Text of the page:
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62 Tyler Rev. Bennet 199
72 Vanderkemp 136,468
232 Velleius Paterculus 9
8 Warren Dea. S.
38 Teignmouth Lord 182 William de Rubruquis 5
[116 Wilberforce 87,184
429 Worcester 44,131
INDEX TO THE TEXTS OF SCRIPTURE ILLUSTRATED OR REFER-
Psalm 1xv, 4
MATT viii, 1–17
GEN. I, 26, 27 216,540
Rom. 1, 29
Eccl. xii, 11
2 Cor. v, 14
. iv, 11,12
INDEX TO THE SIGNATURES.
Friend to Liberality 224
47, 95, 144
Ar the commencement of a new volume, it is expected that an address shall appear embracing those topics which relate peculiarly to the connexion between our readers and ourselves. As previous addresses of this kind, however, have occupied the prin- ' cipal subjects appropriate to the occasion, the present article will be short
It is to be noticed with devout gratitude, that the present is the era of Christian exertion. Never before were so many persons, in regions so remote from each other, and with views so enlarged and benevolent, engaged to make the Gospel known in all the world, and to prepare the way for the universal prevalence of its heavenly doctrines. Never before did the whole Christian church look forward with such confident anticipations of the approach of that happy period, when love and peace shall reign in the hearts of men, and all oppression, fraud, violence, and war, all infidelity, hypocrisy, and opposition to true religion, shall be effectually and permanently subdued by the Prince of Peace. Preceding ages have desired and prayed for the period alluded to; but for the present age was reserved the honor of taking efficient measures, on a large scale, with a direct view to evangelize the whole human race; measures which seem admirably calculated, with the divine blessing, to accomplish the purpose for which they are taken. Should it be said, that the wars, commotions, and unexampled revolutions of the present day, seem to portend everything but the peaceful event so much desired, the answer is ready: Precisely such a scene of revolution, tumult, and blood, as we have beheld for a few years past, was foretold, as preparatory to the great and lasting pacification usually called the millennium. The furious wars which have raged above twenty years on the continent of Europe, so far from furnishing an argument against indulging hopes of the kind above specified, are in fact among the most cona vincing proofs that such hopes are well founded.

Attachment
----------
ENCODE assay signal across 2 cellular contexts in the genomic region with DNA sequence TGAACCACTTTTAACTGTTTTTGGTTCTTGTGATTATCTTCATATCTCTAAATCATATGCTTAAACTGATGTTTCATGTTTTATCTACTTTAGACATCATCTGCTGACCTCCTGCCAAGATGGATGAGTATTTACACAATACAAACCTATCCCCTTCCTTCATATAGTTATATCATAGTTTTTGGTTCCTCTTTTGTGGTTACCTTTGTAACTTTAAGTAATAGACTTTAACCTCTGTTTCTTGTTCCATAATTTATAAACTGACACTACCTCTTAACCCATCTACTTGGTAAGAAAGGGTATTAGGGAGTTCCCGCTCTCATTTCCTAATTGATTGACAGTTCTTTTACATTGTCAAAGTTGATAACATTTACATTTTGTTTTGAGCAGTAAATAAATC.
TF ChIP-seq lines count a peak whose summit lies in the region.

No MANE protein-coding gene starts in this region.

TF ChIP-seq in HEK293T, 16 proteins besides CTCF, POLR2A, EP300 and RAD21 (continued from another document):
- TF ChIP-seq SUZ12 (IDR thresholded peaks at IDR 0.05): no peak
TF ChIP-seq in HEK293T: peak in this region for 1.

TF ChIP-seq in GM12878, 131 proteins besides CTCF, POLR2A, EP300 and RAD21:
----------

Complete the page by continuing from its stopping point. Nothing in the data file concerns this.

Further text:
Let the pious and the benevolent proceed, then, with increased alacrity and zeal; if inclined to despond,' at times, let them revive their fainting spirits by studying the prophetic page; and, while laboring and striving to disseminate the seed of Divine truth, let them comfort their hearts with the reflection, that the world shalt speedily reap the joyful and abundant harvest. Vol. IX.
The attempts which are now making to reform the morals, in various parts of New England, demand the hearty co-operation of all who desire the present or future happiness of their fellow creatures. No time is to be lost in halting between two opinions. If it has not been already proved, that present enjoyment, and happy prospects of the future, are on the side of strict morality and strict religion, it is in vain to expect that any question in more als will ever be settled. Let every friend of his country, of pos. terity, of his own children, join his efforts to those of the patriotic and benevolent already engaged in promoting public and private virtue and suppressing vice.
While adverting to united exertions in the cause of truth and righteousness, we desire to call the attention of our readers to the utility and necessity of religious magazines, permanently established and liberally patronized. How many of the great charities which have adorned the present times would never have been originated without periodical works of this description? How many others would have languished and failed, without the same support? As the first step towards any extensive and united efforts, it is necessary that those, who are called upon to co-operate, should know what is to be done, and what is doing, in the religious world. They should be informed of the means, the hopes and prospects, the duties and encouragements, which claim their particular consideration. But all this can be done in no other way so effectually as in the manner here specified. Let it be remembered, that the establishment of any useful magazine is not justly regarded as a temporary and inconsiderable expedient to subserve the present interests of a party; but as the erection of an engine whose power may be incalculably beneficial; as the opening of a fountain whose salutary streams may long continue to refresh the thirsty pilgrim, and cover the earth with verdure.